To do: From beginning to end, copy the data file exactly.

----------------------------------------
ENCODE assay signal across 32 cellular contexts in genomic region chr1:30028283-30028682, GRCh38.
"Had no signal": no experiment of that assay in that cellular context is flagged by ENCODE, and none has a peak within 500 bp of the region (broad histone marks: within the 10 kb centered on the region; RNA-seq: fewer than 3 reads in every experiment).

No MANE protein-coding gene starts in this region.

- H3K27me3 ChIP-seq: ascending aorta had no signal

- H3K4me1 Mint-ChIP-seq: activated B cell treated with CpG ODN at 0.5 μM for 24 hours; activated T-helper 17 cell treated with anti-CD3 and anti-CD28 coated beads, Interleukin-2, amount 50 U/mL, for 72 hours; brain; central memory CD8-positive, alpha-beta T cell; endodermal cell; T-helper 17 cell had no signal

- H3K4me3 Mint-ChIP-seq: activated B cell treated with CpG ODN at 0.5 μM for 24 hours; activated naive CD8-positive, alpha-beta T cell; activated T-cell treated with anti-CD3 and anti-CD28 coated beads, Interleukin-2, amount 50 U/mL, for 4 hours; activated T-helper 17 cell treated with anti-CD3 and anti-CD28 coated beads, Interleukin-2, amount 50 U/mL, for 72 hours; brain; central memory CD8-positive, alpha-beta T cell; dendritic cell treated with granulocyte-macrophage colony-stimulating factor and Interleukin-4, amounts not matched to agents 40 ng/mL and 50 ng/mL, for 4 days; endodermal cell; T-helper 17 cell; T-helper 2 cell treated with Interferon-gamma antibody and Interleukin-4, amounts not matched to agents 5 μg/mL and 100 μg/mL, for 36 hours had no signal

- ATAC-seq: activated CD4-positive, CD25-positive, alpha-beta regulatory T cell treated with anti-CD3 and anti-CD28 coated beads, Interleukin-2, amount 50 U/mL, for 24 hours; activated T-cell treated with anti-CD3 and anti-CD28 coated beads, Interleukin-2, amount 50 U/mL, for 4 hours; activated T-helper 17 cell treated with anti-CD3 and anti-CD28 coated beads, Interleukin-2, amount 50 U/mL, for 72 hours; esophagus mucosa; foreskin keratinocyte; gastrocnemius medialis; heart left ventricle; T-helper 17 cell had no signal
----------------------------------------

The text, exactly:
ENCODE assay signal across 32 cellular contexts in genomic region chr1:30028283-30028682, GRCh38.
"Had no signal": no experiment of that assay in that cellular context is flagged by ENCODE, and none has a peak within 500 bp of the region (broad histone marks: within the 10 kb centered on the region; RNA-seq: fewer than 3 reads in every experiment).

No MANE protein-coding gene starts in this region.

- H3K27me3 ChIP-seq: ascending aorta had no signal

- H3K4me1 Mint-ChIP-seq: activated B cell treated with CpG ODN at 0.5 μM for 24 hours; activated T-helper 17 cell treated with anti-CD3 and anti-CD28 coated beads, Interleukin-2, amount 50 U/mL, for 72 hours; brain; central memory CD8-positive, alpha-beta T cell; endodermal cell; T-helper 17 cell had no signal

- H3K4me3 Mint-ChIP-seq: activated B cell treated with CpG ODN at 0.5 μM for 24 hours; activated naive CD8-positive, alpha-beta T cell; activated T-cell treated with anti-CD3 and anti-CD28 coated beads, Interleukin-2, amount 50 U/mL, for 4 hours; activated T-helper 17 cell treated with anti-CD3 and anti-CD28 coated beads, Interleukin-2, amount 50 U/mL, for 72 hours; brain; central memory CD8-positive, alpha-beta T cell; dendritic cell treated with granulocyte-macrophage colony-stimulating factor and Interleukin-4, amounts not matched to agents 40 ng/mL and 50 ng/mL, for 4 days; endodermal cell; T-helper 17 cell; T-helper 2 cell treated with Interferon-gamma antibody and Interleukin-4, amounts not matched to agents 5 μg/mL and 100 μg/mL, for 36 hours had no signal

- ATAC-seq: activated CD4-positive, CD25-positive, alpha-beta regulatory T cell treated with anti-CD3 and anti-CD28 coated beads, Interleukin-2, amount 50 U/mL, for 24 hours; activated T-cell treated with anti-CD3 and anti-CD28 coated beads, Interleukin-2, amount 50 U/mL, for 4 hours; activated T-helper 17 cell treated with anti-CD3 and anti-CD28 coated beads, Interleukin-2, amount 50 U/mL, for 72 hours; esophagus mucosa; foreskin keratinocyte; gastrocnemius medialis; heart left ventricle; T-helper 17 cell had no signal